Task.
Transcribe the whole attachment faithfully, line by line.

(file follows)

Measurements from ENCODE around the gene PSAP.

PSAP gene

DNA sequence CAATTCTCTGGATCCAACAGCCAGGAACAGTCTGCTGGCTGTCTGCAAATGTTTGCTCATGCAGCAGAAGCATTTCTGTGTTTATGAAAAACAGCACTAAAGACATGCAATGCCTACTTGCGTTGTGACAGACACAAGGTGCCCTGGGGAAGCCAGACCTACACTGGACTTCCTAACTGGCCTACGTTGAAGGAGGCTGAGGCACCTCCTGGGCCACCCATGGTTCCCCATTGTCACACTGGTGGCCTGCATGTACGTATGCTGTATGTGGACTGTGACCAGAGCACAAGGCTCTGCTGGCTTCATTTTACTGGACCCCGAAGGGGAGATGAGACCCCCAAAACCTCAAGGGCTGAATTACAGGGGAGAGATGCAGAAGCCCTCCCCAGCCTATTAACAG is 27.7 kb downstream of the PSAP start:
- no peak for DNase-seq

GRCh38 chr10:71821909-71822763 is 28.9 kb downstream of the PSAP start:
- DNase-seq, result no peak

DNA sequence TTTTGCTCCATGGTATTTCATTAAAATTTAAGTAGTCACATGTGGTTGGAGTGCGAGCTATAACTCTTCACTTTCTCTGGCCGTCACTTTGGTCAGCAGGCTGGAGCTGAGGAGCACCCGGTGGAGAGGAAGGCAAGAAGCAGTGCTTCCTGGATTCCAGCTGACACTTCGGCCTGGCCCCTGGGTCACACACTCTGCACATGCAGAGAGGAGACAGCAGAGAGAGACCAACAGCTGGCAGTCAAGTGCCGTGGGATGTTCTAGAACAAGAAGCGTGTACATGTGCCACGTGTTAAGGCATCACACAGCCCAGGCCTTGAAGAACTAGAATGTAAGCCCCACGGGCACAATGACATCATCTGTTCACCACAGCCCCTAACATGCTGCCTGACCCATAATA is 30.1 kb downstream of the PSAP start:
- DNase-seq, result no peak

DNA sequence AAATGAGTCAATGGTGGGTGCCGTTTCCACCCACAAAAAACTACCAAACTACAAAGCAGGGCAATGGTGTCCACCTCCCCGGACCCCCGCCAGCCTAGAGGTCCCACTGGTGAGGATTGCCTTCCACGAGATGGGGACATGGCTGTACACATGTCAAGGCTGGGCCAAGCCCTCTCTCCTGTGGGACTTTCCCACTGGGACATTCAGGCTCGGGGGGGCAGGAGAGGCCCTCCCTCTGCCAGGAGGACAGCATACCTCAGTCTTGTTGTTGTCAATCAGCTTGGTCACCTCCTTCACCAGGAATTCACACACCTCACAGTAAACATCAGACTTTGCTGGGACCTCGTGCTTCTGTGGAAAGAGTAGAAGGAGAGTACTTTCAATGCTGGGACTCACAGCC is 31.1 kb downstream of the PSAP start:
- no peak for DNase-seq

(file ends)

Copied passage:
Measurements from ENCODE around the gene PSAP.

PSAP gene

DNA sequence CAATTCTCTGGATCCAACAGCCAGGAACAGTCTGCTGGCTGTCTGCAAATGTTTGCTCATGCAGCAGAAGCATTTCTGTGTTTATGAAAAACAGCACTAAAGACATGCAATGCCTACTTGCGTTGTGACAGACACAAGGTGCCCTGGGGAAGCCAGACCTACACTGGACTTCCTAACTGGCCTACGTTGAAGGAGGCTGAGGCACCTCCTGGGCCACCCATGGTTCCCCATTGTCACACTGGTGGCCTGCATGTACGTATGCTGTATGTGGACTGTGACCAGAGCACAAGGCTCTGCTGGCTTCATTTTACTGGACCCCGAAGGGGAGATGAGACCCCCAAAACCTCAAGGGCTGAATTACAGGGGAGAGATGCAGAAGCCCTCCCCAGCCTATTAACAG is 27.7 kb downstream of the PSAP start:
- no peak for DNase-seq

GRCh38 chr10:71821909-71822763 is 28.9 kb downstream of the PSAP start:
- DNase-seq, result no peak

DNA sequence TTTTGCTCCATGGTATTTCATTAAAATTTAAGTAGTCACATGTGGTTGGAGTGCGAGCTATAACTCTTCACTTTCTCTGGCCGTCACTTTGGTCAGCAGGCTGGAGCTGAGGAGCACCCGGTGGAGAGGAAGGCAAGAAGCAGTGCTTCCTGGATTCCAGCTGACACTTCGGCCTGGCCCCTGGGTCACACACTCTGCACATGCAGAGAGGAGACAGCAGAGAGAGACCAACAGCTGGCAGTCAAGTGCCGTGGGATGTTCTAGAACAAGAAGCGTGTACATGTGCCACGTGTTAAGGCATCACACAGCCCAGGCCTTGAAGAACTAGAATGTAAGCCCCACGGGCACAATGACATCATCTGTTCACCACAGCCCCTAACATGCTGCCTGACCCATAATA is 30.1 kb downstream of the PSAP start:
- DNase-seq, result no peak

DNA sequence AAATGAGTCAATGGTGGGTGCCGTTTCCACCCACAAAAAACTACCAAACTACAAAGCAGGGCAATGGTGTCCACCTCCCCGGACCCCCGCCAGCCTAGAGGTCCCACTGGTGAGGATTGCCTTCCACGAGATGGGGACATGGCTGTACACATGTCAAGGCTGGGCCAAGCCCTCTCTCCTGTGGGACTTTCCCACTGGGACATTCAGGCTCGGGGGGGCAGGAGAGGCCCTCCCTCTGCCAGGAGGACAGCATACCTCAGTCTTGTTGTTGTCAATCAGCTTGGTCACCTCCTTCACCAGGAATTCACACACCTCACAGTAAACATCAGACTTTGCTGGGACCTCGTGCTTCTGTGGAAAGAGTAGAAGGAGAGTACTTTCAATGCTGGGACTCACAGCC is 31.1 kb downstream of the PSAP start:
- no peak for DNase-seq